The popularity of explainer videos has been widely discussed. Explainer videos are a great tool for introducing people to products, services, or ideas. While often featured on landing pages, they can also be great for social sharing. Sometimes you’ll want multiple explainer videos, depending on the volume and nature of the information you want communicated. You typically don’t want a single video to exceed 2 minutes, given audience attention span. Multiple explainer videos can also be used to customize messaging to your target audience segments.
Explainer videos address some or all of the following topics for your product, service, or idea:
– What is it?
– Why does it matter?
– How is it different from others?
– How does one use it?
– What are examples of it in use?
Unlike explainer videos, which are designed to help audiences better understand something, viral videos are usually designed to maximize social media sharing while promoting a brand. While TV is known for a traditional 30-second commercial format, the Internet has expanded the the nature of audience-brand interaction through video, with both longer- and shorter-form video storytelling proving popular among brand audiences. But the biggest difference between traditional TV commercials and viral videos online is the content. Traditional TV commercials tend to be very product-oriented and at times formulaic, while viral videos are often quite experimental or have very little product presentation, focusing instead on expression of brand values and personality through creative storytelling.
Does C5’s motion content always include data visualization?
While we typically find unique opportunities to incorporate data visualization, some projects include less of it than others (and some don’t include it at all). For example, sometimes the motion content we produce is in the context of a larger data visualization project, serving as an explainer video for the project. In other cases, we are applying our expertise in visual storytelling, even if there is little or no visualization component. This can be especially true for viral videos, where the focus is maximizing shareability through humor rather than communicating specific content. Still, in other cases, the motion content is entirely data visualization.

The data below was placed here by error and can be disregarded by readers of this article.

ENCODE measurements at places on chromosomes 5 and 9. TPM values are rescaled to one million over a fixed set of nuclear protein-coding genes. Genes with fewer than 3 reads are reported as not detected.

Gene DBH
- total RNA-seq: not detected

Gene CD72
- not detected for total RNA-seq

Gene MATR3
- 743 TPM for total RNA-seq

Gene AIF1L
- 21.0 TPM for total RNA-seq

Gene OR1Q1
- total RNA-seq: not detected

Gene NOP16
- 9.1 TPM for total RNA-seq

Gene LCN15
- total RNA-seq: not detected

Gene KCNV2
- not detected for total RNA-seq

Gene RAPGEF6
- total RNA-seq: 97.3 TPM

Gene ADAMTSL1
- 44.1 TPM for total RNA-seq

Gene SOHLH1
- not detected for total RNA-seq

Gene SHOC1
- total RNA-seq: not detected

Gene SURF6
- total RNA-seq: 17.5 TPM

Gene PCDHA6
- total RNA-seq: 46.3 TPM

In a commercial for Microsoft Internet Explorer, we created a concept that focused on the personality of the brand, rather than product promotion, to connect with the audience. While traditional TV commercials are 30 seconds in length, our copywriting approach focused on long-form storytelling (1 minute, 45 seconds) with design-minded live-action and motion graphics, plus a strong musical arc.
An animated graphic, our video for Share Our Strength’s No Kid Hungry campaign uses graphic elements to relay statistical information and detail how the campaign works.
In a video for Mint.com, we combined live action with data visualization to bring the information to life and make it more applicable than it might otherwise feel to someone reading it in a static infographic.
Nick Miede is Director of Motion Production at Column Five. You can follow him on Twitter @nickmiede. You can follow him in real life too, but if it gets excessive, he’ll ask for a restraining order.